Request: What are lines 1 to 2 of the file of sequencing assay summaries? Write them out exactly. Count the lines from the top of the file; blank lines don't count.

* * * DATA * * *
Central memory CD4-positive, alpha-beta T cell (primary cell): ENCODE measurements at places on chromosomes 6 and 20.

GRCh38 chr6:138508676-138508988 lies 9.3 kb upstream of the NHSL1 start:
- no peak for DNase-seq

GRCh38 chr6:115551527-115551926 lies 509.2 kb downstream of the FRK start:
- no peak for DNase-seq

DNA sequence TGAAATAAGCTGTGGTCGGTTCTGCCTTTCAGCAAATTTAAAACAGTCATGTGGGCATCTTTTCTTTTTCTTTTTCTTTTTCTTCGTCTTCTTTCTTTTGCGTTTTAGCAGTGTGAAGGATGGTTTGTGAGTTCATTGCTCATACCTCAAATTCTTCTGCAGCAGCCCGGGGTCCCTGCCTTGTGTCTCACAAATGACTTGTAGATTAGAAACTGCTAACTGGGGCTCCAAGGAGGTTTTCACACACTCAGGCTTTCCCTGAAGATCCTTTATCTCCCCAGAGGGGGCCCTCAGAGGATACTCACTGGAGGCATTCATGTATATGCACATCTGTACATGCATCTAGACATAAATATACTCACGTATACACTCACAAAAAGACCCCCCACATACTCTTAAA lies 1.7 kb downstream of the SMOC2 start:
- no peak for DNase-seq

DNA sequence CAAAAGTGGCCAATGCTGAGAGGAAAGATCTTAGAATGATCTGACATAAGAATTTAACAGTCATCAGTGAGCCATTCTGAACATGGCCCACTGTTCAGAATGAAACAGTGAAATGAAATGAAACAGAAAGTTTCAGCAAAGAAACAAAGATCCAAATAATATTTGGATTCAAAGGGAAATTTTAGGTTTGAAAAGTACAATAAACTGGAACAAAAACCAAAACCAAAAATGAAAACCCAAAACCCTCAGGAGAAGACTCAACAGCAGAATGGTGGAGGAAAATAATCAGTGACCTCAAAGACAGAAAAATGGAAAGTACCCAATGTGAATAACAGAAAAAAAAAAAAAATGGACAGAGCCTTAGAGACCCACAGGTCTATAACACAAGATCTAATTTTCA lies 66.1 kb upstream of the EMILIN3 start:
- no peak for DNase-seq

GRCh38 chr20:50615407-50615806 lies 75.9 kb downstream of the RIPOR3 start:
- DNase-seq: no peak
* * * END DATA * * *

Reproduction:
Central memory CD4-positive, alpha-beta T cell (primary cell): ENCODE measurements at places on chromosomes 6 and 20.

GRCh38 chr6:138508676-138508988 lies 9.3 kb upstream of the NHSL1 start: